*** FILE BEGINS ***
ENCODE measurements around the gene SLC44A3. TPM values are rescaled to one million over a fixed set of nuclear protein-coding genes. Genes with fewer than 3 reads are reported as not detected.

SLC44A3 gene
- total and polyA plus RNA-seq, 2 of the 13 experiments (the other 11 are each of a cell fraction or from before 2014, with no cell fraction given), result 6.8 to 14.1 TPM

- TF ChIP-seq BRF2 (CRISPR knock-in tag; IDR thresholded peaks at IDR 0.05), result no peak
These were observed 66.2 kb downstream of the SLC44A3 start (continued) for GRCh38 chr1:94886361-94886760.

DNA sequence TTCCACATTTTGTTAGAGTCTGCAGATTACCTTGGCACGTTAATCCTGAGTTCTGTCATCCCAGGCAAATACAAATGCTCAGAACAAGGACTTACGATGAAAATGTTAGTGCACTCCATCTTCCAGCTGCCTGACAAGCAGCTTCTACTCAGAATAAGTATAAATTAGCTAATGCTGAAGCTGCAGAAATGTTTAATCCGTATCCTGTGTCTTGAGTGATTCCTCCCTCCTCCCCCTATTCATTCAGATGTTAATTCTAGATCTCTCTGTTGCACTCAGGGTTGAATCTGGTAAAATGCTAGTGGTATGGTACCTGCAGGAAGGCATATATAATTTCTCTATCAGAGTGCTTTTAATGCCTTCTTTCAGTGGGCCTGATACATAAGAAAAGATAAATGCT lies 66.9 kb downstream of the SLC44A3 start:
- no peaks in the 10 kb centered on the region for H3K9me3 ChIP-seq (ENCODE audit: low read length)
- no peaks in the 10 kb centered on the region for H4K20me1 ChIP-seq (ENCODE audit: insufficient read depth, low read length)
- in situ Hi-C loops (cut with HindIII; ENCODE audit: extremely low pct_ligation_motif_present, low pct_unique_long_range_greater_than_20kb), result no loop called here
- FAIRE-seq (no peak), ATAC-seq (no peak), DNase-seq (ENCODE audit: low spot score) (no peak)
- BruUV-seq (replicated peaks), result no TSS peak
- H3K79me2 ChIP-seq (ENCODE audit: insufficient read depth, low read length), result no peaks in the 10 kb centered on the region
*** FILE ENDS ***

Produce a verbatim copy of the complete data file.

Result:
ENCODE measurements around the gene SLC44A3. TPM values are rescaled to one million over a fixed set of nuclear protein-coding genes. Genes with fewer than 3 reads are reported as not detected.

SLC44A3 gene
- total and polyA plus RNA-seq, 2 of the 13 experiments (the other 11 are each of a cell fraction or from before 2014, with no cell fraction given), result 6.8 to 14.1 TPM

- TF ChIP-seq BRF2 (CRISPR knock-in tag; IDR thresholded peaks at IDR 0.05), result no peak
These were observed 66.2 kb downstream of the SLC44A3 start (continued) for GRCh38 chr1:94886361-94886760.

DNA sequence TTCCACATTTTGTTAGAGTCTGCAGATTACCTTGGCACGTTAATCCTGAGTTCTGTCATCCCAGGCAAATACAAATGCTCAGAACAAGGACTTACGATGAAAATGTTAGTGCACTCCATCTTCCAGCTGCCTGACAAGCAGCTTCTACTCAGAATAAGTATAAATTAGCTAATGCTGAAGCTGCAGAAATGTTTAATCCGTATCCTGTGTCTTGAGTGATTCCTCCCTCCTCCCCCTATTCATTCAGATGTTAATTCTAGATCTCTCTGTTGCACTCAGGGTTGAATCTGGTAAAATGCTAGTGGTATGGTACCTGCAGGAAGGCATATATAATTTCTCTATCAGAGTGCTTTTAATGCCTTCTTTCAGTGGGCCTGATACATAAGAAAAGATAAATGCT lies 66.9 kb downstream of the SLC44A3 start:
- no peaks in the 10 kb centered on the region for H3K9me3 ChIP-seq (ENCODE audit: low read length)
- no peaks in the 10 kb centered on the region for H4K20me1 ChIP-seq (ENCODE audit: insufficient read depth, low read length)
- in situ Hi-C loops (cut with HindIII; ENCODE audit: extremely low pct_ligation_motif_present, low pct_unique_long_range_greater_than_20kb), result no loop called here
- FAIRE-seq (no peak), ATAC-seq (no peak), DNase-seq (ENCODE audit: low spot score) (no peak)
- BruUV-seq (replicated peaks), result no TSS peak
- H3K79me2 ChIP-seq (ENCODE audit: insufficient read depth, low read length), result no peaks in the 10 kb centered on the region